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Thinking about retirement? Is inflation going to get you?

The standard advice is that in retirement you need only 70-80% of your pre-retirement income (on the theory your expenses will decline). That’s balderdash🤨

Not only will most of your expenses remain the same, (🤑) those that do decline or disappear will be replaced by other different expenses; some for fun others you can’t control.

Not only do you need to plan for 100% income replacement, you need to plan how to periodically replace some savings and keep up with inflation.

Let’s say you started retirement with $1,000,000 invested. Assume that was in 2000. To maintain the value of that money to cope with inflation to 2018 you must grow it to $1,439,413.47 while you are withdrawing the money you are using to live on. In this example period of low inflation, you lost nearly half the value of your savings.

Unless you have a plan to increase your income during retirement, your initial spending needs to be substantially less than your income to leave room for inflation to close the gap … or be prepared to lower your standard of living during your retirement years.

If you are like most Americans, you will rely on Social Security and your own savings during retirement. However, some Americans are still fortunate to have a pension (especially government employees) and at least in the private sector, few include a COLA. Keeping up with inflation is still an issue to consider.

SUGGESTION FOR MILLENNIALS AND YOUNGER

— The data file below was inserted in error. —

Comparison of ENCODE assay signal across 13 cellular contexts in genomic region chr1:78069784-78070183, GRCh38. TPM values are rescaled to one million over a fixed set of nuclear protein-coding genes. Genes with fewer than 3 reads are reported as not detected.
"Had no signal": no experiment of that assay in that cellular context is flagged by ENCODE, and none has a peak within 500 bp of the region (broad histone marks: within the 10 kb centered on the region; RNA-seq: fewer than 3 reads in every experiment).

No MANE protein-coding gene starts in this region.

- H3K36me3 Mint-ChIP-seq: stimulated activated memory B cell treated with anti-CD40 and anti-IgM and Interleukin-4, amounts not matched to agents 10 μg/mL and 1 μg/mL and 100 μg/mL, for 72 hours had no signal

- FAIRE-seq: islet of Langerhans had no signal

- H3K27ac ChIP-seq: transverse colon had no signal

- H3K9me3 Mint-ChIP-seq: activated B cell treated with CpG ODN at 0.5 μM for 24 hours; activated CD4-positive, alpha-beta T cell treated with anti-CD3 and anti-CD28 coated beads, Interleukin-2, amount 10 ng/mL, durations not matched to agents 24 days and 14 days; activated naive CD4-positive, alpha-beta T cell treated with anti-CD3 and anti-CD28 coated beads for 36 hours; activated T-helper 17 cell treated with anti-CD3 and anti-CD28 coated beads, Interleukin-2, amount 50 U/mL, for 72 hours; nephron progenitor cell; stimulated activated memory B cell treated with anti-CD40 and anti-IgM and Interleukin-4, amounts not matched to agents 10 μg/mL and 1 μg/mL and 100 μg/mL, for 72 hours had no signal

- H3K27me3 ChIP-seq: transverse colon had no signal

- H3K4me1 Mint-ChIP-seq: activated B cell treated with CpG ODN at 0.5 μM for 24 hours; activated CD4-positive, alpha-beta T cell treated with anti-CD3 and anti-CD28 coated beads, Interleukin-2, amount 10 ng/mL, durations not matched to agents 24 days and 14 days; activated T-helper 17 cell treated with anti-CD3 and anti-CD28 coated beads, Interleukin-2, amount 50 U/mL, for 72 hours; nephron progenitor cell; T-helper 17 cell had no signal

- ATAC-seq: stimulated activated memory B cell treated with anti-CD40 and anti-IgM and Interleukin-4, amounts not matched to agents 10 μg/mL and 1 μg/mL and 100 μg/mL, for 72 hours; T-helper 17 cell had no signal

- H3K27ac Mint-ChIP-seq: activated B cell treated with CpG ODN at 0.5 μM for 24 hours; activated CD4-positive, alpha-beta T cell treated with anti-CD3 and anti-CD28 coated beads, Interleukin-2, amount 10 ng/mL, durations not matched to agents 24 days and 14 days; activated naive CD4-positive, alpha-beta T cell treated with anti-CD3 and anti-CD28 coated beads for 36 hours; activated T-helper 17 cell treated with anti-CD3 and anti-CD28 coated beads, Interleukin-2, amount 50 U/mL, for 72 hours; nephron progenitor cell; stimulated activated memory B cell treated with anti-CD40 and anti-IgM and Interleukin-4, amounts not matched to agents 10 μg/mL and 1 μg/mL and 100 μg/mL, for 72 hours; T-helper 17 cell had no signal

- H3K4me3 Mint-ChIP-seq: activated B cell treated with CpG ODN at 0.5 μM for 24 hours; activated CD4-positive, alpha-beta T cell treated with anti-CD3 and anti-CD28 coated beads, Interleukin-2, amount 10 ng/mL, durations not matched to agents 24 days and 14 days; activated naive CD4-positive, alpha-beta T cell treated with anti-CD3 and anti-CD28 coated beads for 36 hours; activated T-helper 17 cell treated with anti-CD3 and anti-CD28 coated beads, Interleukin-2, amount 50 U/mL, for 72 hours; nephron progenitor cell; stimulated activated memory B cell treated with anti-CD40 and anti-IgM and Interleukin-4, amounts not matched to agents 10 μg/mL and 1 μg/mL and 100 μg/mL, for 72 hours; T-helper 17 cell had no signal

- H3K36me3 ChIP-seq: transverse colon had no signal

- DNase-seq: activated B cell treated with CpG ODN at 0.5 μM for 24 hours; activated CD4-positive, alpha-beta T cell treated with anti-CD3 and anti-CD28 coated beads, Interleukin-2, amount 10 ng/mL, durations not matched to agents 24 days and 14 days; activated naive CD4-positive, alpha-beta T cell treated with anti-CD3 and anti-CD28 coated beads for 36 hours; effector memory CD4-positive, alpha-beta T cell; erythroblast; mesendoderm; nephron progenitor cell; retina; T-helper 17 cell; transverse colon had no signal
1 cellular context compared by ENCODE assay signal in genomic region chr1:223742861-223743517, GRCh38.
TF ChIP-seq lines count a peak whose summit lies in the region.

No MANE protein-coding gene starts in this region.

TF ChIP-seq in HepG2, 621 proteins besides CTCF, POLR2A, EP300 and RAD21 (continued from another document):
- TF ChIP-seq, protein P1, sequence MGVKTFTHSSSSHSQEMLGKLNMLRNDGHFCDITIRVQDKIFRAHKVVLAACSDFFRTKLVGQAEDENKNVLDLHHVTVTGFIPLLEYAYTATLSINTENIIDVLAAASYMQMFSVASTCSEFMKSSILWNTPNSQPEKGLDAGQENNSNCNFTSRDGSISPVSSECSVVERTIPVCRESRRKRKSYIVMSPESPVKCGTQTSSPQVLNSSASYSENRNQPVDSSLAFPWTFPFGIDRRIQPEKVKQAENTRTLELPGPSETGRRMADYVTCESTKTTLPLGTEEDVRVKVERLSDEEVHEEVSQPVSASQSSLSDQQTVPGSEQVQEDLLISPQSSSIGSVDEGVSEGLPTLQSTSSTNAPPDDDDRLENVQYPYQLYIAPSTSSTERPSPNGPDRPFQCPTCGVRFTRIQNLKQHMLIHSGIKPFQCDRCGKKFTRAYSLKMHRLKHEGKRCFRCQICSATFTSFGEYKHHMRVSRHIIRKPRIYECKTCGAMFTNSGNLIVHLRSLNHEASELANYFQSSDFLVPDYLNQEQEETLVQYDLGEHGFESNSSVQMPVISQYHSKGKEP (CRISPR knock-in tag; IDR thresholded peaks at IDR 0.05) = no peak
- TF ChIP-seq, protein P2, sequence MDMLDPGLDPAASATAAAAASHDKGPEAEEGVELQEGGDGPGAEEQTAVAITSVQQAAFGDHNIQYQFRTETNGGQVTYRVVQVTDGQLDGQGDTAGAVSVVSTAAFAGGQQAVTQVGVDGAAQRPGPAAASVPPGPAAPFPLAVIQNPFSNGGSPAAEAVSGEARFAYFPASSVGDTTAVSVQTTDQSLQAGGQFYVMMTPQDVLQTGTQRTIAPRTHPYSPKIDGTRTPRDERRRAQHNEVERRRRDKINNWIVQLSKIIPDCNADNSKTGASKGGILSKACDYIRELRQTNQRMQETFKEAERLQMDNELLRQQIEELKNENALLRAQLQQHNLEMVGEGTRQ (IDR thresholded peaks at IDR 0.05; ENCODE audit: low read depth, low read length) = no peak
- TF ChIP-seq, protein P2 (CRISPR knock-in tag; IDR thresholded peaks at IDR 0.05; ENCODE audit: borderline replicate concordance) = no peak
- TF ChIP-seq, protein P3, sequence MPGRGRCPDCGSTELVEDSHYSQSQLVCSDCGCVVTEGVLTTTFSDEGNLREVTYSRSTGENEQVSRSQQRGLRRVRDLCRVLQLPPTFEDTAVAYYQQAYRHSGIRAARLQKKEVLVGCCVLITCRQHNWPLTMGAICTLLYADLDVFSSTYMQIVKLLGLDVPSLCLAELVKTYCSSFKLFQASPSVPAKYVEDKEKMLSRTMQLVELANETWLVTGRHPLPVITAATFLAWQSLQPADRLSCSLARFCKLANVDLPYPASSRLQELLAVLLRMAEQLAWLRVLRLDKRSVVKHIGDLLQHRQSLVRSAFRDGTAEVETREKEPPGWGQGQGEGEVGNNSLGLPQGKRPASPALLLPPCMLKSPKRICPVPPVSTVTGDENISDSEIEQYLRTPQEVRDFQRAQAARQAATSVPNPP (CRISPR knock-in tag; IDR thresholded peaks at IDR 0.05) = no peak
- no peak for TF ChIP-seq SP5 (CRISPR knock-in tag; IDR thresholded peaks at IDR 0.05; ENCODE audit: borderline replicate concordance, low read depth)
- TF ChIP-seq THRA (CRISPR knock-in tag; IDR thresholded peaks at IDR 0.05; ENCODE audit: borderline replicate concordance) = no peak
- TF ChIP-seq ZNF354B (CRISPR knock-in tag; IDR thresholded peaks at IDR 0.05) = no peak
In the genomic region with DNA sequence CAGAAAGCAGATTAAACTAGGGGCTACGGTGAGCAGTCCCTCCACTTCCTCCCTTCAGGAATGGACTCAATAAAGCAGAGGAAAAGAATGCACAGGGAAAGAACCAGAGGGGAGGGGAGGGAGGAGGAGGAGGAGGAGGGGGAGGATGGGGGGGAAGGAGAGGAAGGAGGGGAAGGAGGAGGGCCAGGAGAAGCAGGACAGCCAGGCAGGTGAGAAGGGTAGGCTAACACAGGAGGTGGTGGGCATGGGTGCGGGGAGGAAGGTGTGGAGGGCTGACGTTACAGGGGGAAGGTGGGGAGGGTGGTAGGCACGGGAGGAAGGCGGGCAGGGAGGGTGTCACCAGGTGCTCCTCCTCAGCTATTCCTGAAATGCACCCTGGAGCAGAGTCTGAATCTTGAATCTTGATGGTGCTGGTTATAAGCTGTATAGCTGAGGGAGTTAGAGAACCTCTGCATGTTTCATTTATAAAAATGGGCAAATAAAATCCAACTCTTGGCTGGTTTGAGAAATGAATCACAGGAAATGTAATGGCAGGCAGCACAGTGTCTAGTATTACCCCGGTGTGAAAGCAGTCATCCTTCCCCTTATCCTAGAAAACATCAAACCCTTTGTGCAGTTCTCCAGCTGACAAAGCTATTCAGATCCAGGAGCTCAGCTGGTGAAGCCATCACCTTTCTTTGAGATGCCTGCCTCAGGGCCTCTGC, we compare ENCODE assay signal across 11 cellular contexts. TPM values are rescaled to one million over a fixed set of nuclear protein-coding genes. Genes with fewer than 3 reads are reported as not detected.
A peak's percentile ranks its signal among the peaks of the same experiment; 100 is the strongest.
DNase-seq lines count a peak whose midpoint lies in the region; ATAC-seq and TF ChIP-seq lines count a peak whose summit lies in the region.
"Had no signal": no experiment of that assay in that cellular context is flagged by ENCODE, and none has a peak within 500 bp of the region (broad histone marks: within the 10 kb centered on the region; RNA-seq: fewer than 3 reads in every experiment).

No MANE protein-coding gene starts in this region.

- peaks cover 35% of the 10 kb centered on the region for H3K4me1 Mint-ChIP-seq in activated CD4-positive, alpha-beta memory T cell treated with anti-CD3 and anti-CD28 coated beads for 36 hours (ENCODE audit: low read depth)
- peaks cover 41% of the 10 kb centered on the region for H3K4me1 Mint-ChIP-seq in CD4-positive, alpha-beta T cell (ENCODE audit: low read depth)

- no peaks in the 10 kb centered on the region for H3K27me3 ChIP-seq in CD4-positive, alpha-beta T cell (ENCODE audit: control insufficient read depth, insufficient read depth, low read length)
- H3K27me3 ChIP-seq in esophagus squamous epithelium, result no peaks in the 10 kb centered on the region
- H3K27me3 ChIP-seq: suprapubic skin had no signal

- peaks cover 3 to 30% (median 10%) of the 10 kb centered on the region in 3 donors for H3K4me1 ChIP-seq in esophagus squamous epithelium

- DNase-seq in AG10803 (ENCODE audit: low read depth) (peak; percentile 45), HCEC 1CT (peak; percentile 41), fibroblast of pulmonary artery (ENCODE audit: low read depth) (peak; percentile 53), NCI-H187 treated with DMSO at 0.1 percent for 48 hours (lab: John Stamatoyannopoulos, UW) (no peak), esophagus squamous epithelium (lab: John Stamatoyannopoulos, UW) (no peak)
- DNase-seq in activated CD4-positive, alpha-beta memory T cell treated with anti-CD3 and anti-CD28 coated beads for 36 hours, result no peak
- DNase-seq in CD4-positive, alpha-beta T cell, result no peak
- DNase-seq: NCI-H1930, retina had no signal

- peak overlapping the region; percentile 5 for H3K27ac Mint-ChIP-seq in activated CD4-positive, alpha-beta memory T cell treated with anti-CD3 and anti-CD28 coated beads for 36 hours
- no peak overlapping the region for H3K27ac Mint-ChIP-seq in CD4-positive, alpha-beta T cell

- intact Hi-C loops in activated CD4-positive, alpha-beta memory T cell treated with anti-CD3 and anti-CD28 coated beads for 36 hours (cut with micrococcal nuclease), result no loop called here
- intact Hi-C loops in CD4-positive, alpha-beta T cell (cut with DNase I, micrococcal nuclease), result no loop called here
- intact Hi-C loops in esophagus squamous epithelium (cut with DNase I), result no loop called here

Forget about Social Security‼🤓 Plan your retirement saving and investing to replace your income in retirement. Use Social Security as a backup to cope with inflation and emergency spending. Yes you can‼‼ But you must adjust your current lifestyle and spending accordingly.

(🤑) a possible exception would be a person who pays off large debt just before retirement and thus frees up cash previously used for monthly payments

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2 replies »

  1. I’m glad you are exposing the inflation issue. Retirees and retirement accounts are where it will really hurt. It can be pretty deceptive. I’m trying to get the word out too.

    I personally believe that millennials will be able to count on their Social Security, but starting about the time when I use mine, it may be 25% less than what they are currently estimating, by the SSA’s own admission. I think that it can be fixed a lot easier than many of the other governmental issues that are out there.

    Like

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